Psmith in the City was originally released as a serial in The Captain magazine, between October 1908 and March 1909, under the title The New Fold. It continues the adventures of cricket-loving Mike Jackson and his immaculately-dressed friend Psmith, first encountered in Mike. Mike Jackson, cricketer and scion of a c…Read More »
Continuing the adventures of the silver-tongued Psmith, one of Wodehouse's best loved characters, and his friend Mike Jackson. The story begins with Psmith accompanying his fellow Cambridge student Mike to New York on a cricketing tour. Through high spirits and force of personality, Psmith takes charge of a minor pe…Read More »
When Jeeves suggests dreamy, soulful Gussie Fink-Nottle don scarlet tights and false beard to win over soppy Madeline Bassett, Bertie Wooster doubts this is the way to get his friend hitched. Meanwhile, Bertie's eccentric Aunt Dahlia asks him to hand out prizes at the Market Snodsbury Grammar School, which he's sure…Read More »
Young neighbours and fellow-writers Ashe Marson and Joan Valentine, newly met and both in need of a change of direction, find themselves drawn down to Blandings, for various reasons attempting to retrieve a scarab belonging to an American millionaire, absent-mindedly purloined by Lord Emsworth. Once within the Castl…Read More »
St Austin’s School is the setting for these twelve delightful early Wodehouse stories. A nostalgic look at English public-school life at the turn of the twentieth century, the cricket-filled tales are made enjoyable today by the young Wodehouse’s gentle humor and witty turn of phrase.
When Sally Nicholas became an heiress, she had to cope her brother's wild theatrical ambitions and the defection of her fiance, his replacement being a strangely unattractive suitor. A trip to England only made things worse, but then a piece of speculation might just offer a happy ending.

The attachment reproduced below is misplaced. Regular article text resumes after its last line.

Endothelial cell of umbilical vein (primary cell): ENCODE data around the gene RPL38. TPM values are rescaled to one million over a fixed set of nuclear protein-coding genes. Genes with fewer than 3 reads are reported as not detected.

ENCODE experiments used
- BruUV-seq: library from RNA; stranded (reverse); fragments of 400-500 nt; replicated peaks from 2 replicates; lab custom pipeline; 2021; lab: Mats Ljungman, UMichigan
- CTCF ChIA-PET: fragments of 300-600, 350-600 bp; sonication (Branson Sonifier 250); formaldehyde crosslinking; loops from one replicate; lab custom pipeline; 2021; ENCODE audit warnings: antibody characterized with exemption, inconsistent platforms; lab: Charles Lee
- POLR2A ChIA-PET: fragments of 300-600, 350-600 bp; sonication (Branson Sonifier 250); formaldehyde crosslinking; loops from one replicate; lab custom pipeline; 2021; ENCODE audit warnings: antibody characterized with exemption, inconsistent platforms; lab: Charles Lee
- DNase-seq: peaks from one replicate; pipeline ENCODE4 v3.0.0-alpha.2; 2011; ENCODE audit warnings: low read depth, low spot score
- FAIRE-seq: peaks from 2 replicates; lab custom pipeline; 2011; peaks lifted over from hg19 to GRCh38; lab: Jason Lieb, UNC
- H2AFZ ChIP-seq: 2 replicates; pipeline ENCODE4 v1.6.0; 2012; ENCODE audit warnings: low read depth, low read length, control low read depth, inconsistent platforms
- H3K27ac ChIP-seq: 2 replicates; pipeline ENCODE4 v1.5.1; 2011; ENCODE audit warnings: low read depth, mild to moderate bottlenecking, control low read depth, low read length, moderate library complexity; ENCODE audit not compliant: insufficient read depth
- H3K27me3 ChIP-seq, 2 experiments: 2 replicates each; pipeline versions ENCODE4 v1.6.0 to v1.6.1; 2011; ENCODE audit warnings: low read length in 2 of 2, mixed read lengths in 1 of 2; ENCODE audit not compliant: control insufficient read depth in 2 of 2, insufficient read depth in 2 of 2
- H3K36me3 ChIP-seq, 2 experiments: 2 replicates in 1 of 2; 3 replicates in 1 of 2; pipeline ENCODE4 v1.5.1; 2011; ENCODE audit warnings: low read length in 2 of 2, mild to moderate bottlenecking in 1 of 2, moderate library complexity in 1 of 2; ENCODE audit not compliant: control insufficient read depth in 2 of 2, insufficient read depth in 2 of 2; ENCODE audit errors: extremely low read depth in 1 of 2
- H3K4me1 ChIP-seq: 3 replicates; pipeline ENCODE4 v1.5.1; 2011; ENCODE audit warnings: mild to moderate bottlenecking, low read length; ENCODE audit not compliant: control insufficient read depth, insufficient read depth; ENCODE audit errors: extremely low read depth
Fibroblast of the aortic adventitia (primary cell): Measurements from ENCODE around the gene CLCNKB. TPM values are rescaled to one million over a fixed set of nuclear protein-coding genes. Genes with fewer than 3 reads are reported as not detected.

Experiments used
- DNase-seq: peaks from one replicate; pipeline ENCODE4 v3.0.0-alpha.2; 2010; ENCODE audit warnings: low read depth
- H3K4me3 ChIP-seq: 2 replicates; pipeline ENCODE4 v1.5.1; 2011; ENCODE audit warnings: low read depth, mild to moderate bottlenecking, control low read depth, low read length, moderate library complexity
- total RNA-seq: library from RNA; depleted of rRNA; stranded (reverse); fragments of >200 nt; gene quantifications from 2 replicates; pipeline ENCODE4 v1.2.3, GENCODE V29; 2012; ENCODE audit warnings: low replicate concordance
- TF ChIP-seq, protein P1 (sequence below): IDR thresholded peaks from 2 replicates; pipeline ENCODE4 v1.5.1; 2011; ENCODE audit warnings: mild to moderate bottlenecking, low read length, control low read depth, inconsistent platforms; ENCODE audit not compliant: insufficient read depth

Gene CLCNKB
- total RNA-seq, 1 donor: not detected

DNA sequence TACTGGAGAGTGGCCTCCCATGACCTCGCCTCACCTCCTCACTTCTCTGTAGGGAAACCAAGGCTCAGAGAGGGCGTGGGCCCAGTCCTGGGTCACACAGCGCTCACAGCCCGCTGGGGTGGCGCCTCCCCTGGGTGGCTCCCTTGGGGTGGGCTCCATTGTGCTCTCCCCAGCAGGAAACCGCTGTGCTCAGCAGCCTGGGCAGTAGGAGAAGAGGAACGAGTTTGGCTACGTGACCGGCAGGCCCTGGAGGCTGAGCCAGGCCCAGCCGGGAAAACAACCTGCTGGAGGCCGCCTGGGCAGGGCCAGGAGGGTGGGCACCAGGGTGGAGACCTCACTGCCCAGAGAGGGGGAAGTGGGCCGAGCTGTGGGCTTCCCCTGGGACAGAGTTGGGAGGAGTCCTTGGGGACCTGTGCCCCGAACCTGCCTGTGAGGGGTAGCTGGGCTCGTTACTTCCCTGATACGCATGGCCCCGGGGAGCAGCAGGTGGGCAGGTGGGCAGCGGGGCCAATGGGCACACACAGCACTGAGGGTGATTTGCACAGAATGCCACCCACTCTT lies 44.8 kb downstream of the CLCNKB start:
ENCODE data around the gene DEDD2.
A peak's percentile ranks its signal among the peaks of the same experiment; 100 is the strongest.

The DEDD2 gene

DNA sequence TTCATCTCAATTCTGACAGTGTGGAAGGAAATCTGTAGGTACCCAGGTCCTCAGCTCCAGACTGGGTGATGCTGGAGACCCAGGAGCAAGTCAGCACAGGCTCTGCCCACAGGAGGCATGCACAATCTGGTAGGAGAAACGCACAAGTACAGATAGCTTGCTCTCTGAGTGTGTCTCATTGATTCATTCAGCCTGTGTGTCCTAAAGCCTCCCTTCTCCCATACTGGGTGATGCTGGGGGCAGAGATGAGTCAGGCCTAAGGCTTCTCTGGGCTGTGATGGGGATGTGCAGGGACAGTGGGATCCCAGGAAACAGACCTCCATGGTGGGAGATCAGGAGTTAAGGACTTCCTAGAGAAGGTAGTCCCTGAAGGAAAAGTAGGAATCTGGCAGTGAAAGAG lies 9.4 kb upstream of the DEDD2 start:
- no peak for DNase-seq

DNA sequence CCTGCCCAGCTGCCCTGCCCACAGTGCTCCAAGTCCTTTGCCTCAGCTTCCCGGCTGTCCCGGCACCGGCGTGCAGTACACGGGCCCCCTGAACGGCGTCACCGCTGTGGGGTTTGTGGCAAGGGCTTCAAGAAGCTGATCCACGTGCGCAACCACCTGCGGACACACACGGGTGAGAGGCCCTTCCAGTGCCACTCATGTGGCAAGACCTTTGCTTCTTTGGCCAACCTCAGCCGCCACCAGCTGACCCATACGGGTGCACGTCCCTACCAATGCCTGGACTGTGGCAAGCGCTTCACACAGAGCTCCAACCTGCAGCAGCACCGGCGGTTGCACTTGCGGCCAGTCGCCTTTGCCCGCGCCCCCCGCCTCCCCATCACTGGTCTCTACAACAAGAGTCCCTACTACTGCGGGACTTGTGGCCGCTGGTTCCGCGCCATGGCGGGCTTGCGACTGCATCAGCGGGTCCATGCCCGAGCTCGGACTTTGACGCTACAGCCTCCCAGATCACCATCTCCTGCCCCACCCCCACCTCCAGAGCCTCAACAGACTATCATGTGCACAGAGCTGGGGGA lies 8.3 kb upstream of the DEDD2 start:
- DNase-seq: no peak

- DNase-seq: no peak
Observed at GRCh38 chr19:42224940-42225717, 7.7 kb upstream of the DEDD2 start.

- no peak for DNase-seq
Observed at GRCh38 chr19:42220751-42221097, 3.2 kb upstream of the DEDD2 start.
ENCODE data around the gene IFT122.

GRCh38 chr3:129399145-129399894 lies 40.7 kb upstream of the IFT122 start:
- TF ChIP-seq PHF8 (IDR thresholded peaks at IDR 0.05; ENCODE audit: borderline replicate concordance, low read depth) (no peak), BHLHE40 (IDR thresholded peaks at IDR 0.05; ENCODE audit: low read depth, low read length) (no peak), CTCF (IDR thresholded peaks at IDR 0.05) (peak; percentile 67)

A collection of satirical works on English society in the mid 19th century and attributed with coining the word snob in its current usage. This fascinating work is thoroughly recommended for anyone who is a fan of Thackeray or interested in the satire of the age. This humorous study begins with the assertion that '…Read More »
A bestseller when it was first published, The Children is a comic, bittersweet novel about the misadventures of a bachelor and a band of precocious children. The seven Wheater children, stepbrothers and stepsisters grown weary of being shuttled from parent to parent are eager for their parents' latest reconciliati…Read More »
Wodehouse's brilliant but human brand of humor is perfectly suited to these stories of love, rivalry, revenge, and fulfillment on the links. While the Oldest Member sits in the clubhouse quoting Marcus Aurelius on patience and wisdom, outside on the green the fiercest human passions burn. All kinds of human life are…Read More »
The Coming of Bill is the nearest Wodehouse ever came to a serious novel, although the influence of the musical comedies he was writing at the time is never far away. Bill is the child of Ruth, a spoilt heiress, and Kirk, an impecunious artist of perfect physique. Their marriage has been arranged by Ruth's aunt, a…Read More »